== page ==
Seeking Happily Ever After, Ever After! December 8, 2013Posted by Onely in Reviews, Great Onely Activities, film review, Honorary Onely Awards, Some Like It Single.
Tags: seeking happily ever after, marriage myth, singles blog, singles film, producer michelle cove
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Copious Readers, several months ago Onely was excited to view and review the independent pro-single-women film Seeking Happily Ever After. Now it’s more widely available on DISTRIFY, where anyone in an English-speaking country (for now) can rent it from their own computer. (Distribution in non-English-speaking countries has not been implemented yet due to the cost of subtitling.)
Producer Michelle Cove provides some statistics that drive home the need–or rather, the market–for pro-singles films such as Seeking Happily Ever After:
Buoyed by the success of Happily Ever After, we at Onely hope that one day someone will make a film about single men. Granted, women are more immersed in the White Dress Marriage Myth and hence the greater need for a film such as SHEA. But a positive film about unmarried men would be interesting too. Any takers?
Tags: David Bedrick, Oprah and Dr. Phil, prejudice against mental illness, singles blog, singlism, Talking Back to Dr. Phil
A love-based psychology promotes social justice, whereas mainstream psychology treats the difficulties of individuals in a vacuum –David Bedrick, J.D.
Copious Readers, Onely has been unhappy with Dr. Phil for a very long time, because he has counseled single people to embrace themselves and their hobbies and be happy, so that they can find a partner. Instead of just being happy, period.
So we were glad to have the opportunity to interview David Bedrick, author of Talking Back to Dr. Phil: Alternatives to Mainstream Psychology. (Belly Song Press, 2013). He proposes a “love-based psychology” that goes beyond the normative (restrictive) ideals that our society (as evidenced by Dr. Phil) puts upon people.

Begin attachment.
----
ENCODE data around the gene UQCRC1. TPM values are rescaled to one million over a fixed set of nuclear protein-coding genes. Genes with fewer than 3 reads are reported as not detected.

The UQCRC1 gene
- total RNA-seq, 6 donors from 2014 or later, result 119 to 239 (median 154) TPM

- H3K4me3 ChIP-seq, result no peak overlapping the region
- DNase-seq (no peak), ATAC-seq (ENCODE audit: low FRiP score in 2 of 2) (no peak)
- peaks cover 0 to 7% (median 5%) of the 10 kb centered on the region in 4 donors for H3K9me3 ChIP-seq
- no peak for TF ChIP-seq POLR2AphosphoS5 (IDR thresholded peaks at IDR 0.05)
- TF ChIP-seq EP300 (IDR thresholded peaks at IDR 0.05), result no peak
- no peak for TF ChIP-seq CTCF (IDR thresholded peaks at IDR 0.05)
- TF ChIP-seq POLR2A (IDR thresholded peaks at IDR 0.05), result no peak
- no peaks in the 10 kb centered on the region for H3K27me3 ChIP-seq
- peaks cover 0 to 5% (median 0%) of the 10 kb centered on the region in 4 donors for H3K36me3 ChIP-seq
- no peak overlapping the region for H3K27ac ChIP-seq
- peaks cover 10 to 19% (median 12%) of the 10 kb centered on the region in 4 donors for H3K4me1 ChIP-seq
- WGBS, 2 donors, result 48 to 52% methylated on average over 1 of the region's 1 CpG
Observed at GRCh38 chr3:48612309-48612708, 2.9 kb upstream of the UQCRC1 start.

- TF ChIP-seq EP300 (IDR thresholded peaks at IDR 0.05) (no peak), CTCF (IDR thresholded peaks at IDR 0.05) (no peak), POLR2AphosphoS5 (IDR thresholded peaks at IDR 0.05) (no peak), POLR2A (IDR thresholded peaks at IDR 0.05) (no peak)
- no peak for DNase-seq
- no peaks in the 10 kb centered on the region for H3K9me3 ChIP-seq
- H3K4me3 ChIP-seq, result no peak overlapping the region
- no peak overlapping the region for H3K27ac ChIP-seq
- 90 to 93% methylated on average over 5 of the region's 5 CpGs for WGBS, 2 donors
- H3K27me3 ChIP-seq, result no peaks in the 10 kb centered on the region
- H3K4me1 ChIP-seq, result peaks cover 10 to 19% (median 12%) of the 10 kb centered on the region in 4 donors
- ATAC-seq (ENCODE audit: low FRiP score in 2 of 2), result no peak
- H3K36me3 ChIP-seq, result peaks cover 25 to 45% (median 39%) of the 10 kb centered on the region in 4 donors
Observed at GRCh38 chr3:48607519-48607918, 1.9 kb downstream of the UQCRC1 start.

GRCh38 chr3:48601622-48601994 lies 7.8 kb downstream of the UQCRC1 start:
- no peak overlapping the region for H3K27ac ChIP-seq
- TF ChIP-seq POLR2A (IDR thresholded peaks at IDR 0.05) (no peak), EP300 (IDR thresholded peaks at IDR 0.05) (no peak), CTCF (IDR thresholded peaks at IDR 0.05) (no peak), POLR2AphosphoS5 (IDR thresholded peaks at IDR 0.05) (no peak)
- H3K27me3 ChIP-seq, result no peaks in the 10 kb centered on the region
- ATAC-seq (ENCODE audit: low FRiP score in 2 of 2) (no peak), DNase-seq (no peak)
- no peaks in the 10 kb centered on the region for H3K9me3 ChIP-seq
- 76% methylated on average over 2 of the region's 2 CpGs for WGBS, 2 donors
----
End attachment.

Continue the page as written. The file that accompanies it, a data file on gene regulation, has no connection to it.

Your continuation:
Bedrick’s approach parallels Onely’s efforts to dismantle normative prejudices against unmarried people. We disagree with the idea that couples (whether socially coupled or married) are “better” than single people, or more deserving of government protection.
We came up with some questions for Bedrick that we hope will flesh out the similarities in our missions. In a series of posts, we will tackle one or two questions at a time.
Are people trying to “Normalize” your way of living to their (more common) way of living?
Don’t React to their behavior–Act Out their behaviour!
Onely: Dr. Bedrick, you say in your introduction to Talking Back to Dr. Phil (xvii):
The norms inherent in mainstream psychology’s diagnoses essentially reflect the majority’s beliefs, values, and viewpoints regarding psychological health. As such, it is a psychology often in service of normalizing people, seeking to help them act more reasonably and get along better with others even when the accomodation is contrary to their natures and life paths.
Do you agree that the normalization performed by mainstream psychology parallels the normalization of romantic relationships that occurs in our culture on a daily basis? If so, how do you think this impacts people who are “single at heart” and have no desire to seek a committed-romantic partner (which would be a life path contrary to the norm)?
Bedrick: Absolutely! Most blatantly in the way mainstream psychology promotes stereotypic gender roles that not only marginalize GLBT relationships but all relationships.
Mainstream culture encourages, celebrates, and bestows privileges on people who partner, especially those who partner in a traditional marriage. People who use their energy to focus on their own creativity, ambitions, healing, happiness, or non-traditional paths are looked at as if something is wrong with them. The internalization of this experience, a kind of shame, can leave people feeling depressed, angry, or both. This shaming can pressure people to look for a partner even if that is not truly their way.
Onely: How would you apply a love-based-psychology to someone who fears being single because of family pressure, or (Western) cultural pressure? (more…)
Tags: #endmaritalstatusdiscrimination, #SinglesBlogfest, #UnmarriedEquality, independence, interdependence, singles blog, singles blogfest
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This July 4th, as the U.S. celebrates its Independence Day, Onely is joining other pro-singles’ bloggers in a Media Saturation Event to celebrate the independence – and interdependence – of the single life (you might remember our participation in this blogfest about the cost of single life, back in April).